Australian senators go head-to head on gay marriage
Several bills will come before the Australian parliament when it resumes next month proposing same-sex marriage be legalised.
Ahead of any votes, two prominent government MPs have engaged in a live debate on the issue.
- Opposition Labor Senator Penny Wong, a practising Christian from the state of South Australia, argued for marriage equality. Leader of the opposition in the Senate, Senator Wong and her female partner have two children, conceived via IVF.
- Conservative government MP Senator Cory Bernardi, also from South Australia, argued against legalising same-sex marriage. The Catholic senator had told parliament in 2012 that the next move in redefining marriage would be include polygamy. He worried it would also open the door to recognising relationships between humans and animals.
Here are some of the key quotes from their debate at the National Press Club in Canberra on Wednesday.
On human rights
Ms Wong: "We are your brothers and your sisters, your sons and your daughters, your friends and your fellow Australians, and this is a debate about us. A debate about rights, a debate about intimate and personal relationships, a debate about the people we love."
Mr Bernardi: "Ironically, in this new culture of rights, we're often taken into the realm of a contest in deciding whose rights should prevail and the homosexual marriage debate is a clear example of this contest."
On defining marriage
Ms Wong: "In Australia today, two citizens who love each other and who wish to make a public declaration of their mutual and exclusive commitment through the ceremony of marriage are prohibited from doing so, solely on the basis of their gender ... If the disqualifying attribute were race, age or religion, such a proposition would be rightly seen as bizarre.
"It is precisely because heterosexuals have changed marriage from an economic arrangement to a relationship of love and support that gay and lesbian people are seeking to join it."
Bernardi: "Marriage is not a right. It was not invented. Marriage simply is. Marriage has been reserved as a sacred bond between a man and a woman across times, across cultures and across very different religious beliefs."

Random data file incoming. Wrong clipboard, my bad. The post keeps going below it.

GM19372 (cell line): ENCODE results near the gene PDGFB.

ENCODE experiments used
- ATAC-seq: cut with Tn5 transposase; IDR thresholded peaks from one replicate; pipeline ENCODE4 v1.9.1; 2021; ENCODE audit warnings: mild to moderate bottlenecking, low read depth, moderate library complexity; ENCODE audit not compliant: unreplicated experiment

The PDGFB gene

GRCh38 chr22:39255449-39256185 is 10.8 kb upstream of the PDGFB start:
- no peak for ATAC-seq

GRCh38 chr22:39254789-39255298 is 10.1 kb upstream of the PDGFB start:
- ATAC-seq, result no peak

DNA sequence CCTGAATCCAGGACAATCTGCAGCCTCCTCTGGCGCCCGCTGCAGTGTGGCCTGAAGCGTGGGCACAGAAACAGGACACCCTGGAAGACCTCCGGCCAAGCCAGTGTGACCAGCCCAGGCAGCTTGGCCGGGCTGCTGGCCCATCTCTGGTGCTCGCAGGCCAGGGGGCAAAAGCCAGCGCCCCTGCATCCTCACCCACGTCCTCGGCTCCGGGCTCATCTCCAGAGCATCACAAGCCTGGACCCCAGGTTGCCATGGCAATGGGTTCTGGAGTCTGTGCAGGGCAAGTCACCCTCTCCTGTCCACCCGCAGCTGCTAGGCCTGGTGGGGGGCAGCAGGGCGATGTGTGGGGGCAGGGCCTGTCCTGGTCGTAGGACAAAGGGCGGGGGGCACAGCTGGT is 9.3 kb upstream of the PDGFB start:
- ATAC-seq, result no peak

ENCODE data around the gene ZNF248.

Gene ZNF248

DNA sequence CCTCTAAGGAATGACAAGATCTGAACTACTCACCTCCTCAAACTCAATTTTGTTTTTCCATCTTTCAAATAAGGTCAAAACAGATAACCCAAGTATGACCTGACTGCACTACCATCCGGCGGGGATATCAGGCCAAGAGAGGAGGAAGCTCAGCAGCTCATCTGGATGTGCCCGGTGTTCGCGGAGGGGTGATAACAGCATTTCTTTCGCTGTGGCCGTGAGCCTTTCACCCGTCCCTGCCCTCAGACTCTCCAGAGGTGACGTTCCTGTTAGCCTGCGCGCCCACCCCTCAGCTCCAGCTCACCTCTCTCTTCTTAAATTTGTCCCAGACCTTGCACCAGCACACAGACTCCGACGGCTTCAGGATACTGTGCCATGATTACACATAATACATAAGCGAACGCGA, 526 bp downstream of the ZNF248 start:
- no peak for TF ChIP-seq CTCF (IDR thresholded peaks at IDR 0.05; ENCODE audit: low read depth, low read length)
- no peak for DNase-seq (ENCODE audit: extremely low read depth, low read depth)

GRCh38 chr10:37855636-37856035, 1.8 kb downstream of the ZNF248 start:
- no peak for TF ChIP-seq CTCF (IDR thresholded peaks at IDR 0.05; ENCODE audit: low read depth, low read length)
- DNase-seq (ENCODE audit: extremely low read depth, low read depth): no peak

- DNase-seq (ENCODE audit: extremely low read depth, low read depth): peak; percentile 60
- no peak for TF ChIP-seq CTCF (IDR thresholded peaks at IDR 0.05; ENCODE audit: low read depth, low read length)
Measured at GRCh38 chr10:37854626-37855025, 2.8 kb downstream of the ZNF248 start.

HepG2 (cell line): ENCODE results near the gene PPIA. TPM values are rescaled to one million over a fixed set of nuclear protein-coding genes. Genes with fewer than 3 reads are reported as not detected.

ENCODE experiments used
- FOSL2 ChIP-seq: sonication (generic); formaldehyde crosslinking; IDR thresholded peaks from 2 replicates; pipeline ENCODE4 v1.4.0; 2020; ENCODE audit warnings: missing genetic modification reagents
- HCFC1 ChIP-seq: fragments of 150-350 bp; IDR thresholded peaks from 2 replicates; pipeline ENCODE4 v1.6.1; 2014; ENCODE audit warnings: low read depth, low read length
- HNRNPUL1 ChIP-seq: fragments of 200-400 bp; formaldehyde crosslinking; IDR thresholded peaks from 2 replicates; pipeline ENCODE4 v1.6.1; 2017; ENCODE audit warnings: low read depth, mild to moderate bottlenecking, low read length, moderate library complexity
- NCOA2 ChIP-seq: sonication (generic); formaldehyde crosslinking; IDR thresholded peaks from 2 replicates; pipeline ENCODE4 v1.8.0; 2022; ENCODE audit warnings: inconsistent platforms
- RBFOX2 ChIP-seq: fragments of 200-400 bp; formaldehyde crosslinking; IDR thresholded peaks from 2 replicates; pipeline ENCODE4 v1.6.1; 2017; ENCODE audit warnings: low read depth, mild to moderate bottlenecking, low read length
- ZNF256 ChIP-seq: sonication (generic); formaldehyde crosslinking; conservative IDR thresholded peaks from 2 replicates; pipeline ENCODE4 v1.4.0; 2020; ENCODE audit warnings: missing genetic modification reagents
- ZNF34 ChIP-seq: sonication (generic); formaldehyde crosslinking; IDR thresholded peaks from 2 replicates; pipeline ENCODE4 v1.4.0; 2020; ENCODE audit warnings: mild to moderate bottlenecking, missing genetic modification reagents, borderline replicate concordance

On gay parents
Ms Wong: "Leave aside for a moment the truth that the quality of parenting is altogether more complex than simple assertions about gender. The reality is this: same-sex couples already have children. Marriage equality will not alter that."
Mr Bernardi: "I will not deny that some same-sex couples make much, much better parents than some married heterosexual couples. However, it doesn't change the general principle that the ideal is still a child being raised by their married mother and father."
On the consequences
Ms Wong: "If we achieve marriage equality, most things won't change. The sun will rise, heterosexual marriages won't crumble, three-year-olds will still want more ice-cream than is good for them, but together we will have made a profound change: a statement to lesbian and gay Australians that we belong, that we are accepted, that our relationships matter."
Mr Bernardi: "I believe there is no need to redefine marriage on the basis of equality. To do so is to live in a dictatorship of relativism where nothing is real and truths are denied if they're considered inconvenient by the politically correct system. [Redefining marriage would] lead to calls for further redefinitions using exactly the same arguments of equality made by the same-sex marriage advocates today."
Getting married in Australia
- Australia's Marriage Act specifies marriage as a union between a man and a woman
- There are several bills before the Parliament proposing to legalise gay marriage
- Opinion polling shows 72% of Australians support gay marriage
- Officially, the ruling Liberal-National coalition does not support gay marriage
- The Opposition Labor party endorses gay marriage, but allows its MPs a conscience vote on legislation